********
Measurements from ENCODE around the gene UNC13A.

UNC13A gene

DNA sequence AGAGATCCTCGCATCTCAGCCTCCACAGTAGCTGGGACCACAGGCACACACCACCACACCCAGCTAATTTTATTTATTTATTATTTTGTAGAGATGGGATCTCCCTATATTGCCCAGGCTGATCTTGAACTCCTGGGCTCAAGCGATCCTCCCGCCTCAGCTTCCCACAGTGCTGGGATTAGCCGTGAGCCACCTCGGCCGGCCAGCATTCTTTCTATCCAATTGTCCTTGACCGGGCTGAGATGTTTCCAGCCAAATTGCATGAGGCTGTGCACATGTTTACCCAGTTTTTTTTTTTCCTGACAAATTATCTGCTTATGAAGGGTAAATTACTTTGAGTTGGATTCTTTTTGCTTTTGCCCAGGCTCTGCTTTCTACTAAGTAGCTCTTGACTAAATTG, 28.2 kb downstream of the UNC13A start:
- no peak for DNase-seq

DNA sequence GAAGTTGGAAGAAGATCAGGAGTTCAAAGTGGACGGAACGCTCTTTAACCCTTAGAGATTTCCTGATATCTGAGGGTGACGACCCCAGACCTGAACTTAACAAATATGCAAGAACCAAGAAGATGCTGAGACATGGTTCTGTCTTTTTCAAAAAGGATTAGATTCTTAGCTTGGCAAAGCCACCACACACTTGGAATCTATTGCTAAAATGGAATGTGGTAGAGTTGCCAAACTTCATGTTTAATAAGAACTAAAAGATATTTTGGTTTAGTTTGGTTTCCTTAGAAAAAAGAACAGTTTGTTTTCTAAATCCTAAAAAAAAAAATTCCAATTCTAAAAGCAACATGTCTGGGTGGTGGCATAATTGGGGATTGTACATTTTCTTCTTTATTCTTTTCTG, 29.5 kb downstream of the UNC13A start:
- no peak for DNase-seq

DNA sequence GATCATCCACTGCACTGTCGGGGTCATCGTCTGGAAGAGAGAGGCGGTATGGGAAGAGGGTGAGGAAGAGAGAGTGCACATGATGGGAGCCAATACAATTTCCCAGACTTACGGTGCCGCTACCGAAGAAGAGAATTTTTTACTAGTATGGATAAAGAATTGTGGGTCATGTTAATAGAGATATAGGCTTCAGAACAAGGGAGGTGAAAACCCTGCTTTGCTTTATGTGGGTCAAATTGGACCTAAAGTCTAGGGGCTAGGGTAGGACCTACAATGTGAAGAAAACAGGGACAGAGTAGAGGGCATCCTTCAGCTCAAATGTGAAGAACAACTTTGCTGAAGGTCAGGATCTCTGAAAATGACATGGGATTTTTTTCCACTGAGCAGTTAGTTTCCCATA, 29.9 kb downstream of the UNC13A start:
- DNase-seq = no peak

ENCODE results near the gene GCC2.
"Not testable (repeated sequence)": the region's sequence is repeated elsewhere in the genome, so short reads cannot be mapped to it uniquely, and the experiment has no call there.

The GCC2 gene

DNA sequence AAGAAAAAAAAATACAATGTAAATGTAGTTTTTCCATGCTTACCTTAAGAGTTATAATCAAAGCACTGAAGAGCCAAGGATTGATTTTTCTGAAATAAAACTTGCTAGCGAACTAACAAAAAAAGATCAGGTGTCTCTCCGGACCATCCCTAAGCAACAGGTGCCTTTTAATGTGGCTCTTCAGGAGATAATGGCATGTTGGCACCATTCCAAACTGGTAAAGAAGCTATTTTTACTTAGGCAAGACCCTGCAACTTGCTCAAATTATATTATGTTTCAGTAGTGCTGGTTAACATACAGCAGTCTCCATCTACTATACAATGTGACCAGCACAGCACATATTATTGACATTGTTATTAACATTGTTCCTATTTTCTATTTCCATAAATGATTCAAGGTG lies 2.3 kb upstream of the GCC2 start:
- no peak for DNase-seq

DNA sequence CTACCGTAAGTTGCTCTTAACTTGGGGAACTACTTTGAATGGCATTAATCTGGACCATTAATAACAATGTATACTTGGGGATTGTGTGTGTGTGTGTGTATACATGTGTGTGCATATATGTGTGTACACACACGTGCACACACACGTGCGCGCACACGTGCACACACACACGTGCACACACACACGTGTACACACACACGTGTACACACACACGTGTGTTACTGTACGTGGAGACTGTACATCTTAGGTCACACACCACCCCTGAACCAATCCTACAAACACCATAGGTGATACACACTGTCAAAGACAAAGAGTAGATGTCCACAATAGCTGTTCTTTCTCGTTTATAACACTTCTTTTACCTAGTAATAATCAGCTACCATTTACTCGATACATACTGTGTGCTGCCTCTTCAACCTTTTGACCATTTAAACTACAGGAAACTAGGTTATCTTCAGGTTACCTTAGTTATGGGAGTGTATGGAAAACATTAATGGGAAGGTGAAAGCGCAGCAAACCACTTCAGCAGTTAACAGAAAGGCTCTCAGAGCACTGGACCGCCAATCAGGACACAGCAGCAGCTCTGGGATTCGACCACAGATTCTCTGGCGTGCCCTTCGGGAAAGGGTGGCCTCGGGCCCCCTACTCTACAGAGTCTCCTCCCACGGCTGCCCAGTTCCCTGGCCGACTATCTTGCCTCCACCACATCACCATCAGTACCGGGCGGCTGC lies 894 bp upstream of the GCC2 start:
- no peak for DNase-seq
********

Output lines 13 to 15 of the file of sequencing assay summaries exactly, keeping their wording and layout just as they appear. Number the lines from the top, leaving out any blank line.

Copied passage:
- no peak for DNase-seq

DNA sequence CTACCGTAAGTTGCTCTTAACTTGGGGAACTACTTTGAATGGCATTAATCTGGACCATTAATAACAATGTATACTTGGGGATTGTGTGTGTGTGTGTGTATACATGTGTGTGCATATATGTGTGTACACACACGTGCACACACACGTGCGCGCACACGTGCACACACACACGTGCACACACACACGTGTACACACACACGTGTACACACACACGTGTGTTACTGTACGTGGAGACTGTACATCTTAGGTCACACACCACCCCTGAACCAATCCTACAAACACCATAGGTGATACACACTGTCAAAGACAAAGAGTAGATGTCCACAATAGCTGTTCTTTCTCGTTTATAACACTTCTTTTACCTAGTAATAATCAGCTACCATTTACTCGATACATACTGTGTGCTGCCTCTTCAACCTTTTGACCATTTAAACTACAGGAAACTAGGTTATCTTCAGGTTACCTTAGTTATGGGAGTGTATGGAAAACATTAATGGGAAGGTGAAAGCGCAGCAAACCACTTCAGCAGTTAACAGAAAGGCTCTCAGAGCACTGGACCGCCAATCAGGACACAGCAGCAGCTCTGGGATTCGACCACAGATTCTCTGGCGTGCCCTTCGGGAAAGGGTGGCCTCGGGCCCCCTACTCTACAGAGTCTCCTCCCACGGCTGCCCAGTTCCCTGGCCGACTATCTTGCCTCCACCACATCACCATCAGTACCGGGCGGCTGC lies 894 bp upstream of the GCC2 start:
- no peak for DNase-seq